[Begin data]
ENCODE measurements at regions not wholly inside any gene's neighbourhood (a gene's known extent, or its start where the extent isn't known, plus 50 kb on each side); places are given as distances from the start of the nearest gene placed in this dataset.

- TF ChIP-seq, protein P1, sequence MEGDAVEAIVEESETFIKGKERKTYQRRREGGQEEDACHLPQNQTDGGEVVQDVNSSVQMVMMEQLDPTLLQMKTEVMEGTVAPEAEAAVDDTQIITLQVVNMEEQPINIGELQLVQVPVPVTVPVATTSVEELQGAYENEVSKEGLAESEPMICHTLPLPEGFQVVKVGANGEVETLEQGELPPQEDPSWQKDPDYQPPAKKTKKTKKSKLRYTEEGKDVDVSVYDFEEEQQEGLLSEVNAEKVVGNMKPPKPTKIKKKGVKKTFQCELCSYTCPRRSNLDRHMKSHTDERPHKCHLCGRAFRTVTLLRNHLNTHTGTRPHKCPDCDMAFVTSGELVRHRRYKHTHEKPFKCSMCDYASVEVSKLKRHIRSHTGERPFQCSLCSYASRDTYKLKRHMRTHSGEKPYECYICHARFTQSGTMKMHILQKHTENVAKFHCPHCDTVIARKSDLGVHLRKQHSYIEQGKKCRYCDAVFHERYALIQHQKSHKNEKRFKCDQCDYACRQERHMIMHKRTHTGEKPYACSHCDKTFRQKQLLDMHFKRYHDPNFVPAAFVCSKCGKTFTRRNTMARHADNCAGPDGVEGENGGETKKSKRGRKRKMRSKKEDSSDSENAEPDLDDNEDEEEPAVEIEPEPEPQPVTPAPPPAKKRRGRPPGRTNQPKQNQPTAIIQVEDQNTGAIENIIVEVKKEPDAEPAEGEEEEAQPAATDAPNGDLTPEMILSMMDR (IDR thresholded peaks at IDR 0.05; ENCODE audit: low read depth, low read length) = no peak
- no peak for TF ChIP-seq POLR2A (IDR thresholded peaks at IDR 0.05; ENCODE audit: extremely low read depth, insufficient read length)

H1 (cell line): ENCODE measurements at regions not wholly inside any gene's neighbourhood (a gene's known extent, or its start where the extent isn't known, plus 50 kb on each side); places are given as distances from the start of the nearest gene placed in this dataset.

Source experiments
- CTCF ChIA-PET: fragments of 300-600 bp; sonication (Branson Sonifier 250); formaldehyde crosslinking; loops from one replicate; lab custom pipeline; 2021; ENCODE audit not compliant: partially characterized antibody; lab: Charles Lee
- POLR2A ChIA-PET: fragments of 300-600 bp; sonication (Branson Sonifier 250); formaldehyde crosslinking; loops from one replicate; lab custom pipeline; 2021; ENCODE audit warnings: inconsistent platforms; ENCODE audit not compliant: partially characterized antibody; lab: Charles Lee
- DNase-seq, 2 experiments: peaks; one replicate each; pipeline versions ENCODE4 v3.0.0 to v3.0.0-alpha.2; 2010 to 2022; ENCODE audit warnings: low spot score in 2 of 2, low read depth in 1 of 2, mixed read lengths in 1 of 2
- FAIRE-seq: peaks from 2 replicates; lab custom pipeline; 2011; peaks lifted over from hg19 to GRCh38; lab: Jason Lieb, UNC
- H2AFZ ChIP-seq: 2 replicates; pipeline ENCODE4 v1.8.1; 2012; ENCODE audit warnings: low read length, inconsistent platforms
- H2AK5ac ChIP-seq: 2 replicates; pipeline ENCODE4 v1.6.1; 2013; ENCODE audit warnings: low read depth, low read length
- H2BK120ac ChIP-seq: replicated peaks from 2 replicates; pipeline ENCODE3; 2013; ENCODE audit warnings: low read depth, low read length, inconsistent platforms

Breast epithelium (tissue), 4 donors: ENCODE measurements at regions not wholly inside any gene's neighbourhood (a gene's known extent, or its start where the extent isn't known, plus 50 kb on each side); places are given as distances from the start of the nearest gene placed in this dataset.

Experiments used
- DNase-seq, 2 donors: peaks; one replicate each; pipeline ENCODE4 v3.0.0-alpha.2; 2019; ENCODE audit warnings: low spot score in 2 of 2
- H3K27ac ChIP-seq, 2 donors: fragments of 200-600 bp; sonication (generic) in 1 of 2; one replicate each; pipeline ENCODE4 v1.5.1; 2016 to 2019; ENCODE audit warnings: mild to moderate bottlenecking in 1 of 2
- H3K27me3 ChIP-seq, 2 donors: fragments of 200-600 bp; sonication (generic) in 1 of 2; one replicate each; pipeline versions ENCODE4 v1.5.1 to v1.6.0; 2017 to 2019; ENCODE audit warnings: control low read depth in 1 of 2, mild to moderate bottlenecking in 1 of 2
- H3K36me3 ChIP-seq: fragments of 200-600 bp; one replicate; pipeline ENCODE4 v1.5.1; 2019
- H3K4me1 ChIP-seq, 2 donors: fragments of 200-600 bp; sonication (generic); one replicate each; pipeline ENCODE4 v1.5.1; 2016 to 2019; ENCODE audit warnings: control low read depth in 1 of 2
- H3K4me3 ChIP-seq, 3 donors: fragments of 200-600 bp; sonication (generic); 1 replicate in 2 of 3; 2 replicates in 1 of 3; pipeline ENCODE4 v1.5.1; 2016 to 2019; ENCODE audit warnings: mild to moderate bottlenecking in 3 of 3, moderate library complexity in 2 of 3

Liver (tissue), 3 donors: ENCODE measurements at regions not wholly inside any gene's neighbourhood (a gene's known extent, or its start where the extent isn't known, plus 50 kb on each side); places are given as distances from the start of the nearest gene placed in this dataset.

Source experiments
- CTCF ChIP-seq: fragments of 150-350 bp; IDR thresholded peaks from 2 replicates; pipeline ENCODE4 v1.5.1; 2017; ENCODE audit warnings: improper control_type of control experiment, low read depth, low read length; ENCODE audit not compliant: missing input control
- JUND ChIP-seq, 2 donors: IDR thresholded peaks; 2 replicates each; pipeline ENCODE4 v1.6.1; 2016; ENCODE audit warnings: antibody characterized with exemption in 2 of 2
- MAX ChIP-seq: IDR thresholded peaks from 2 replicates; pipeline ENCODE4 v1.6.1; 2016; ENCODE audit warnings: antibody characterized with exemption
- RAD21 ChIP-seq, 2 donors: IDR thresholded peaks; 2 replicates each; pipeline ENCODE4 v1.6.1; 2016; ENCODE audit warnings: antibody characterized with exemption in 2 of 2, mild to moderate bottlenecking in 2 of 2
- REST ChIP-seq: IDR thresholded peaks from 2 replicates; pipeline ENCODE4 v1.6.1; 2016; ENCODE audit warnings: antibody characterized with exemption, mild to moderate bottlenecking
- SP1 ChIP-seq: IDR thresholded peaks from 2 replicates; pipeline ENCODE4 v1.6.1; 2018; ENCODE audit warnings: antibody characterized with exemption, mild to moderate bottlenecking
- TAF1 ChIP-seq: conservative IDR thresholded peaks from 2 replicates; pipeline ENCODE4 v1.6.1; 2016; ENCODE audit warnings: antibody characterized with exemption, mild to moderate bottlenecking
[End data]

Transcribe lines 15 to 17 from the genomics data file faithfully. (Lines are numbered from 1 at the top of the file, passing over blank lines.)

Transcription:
- DNase-seq, 2 donors: peaks; one replicate each; pipeline ENCODE4 v3.0.0-alpha.2; 2019; ENCODE audit warnings: low spot score in 2 of 2
- H3K27ac ChIP-seq, 2 donors: fragments of 200-600 bp; sonication (generic) in 1 of 2; one replicate each; pipeline ENCODE4 v1.5.1; 2016 to 2019; ENCODE audit warnings: mild to moderate bottlenecking in 1 of 2
- H3K27me3 ChIP-seq, 2 donors: fragments of 200-600 bp; sonication (generic) in 1 of 2; one replicate each; pipeline versions ENCODE4 v1.5.1 to v1.6.0; 2017 to 2019; ENCODE audit warnings: control low read depth in 1 of 2, mild to moderate bottlenecking in 1 of 2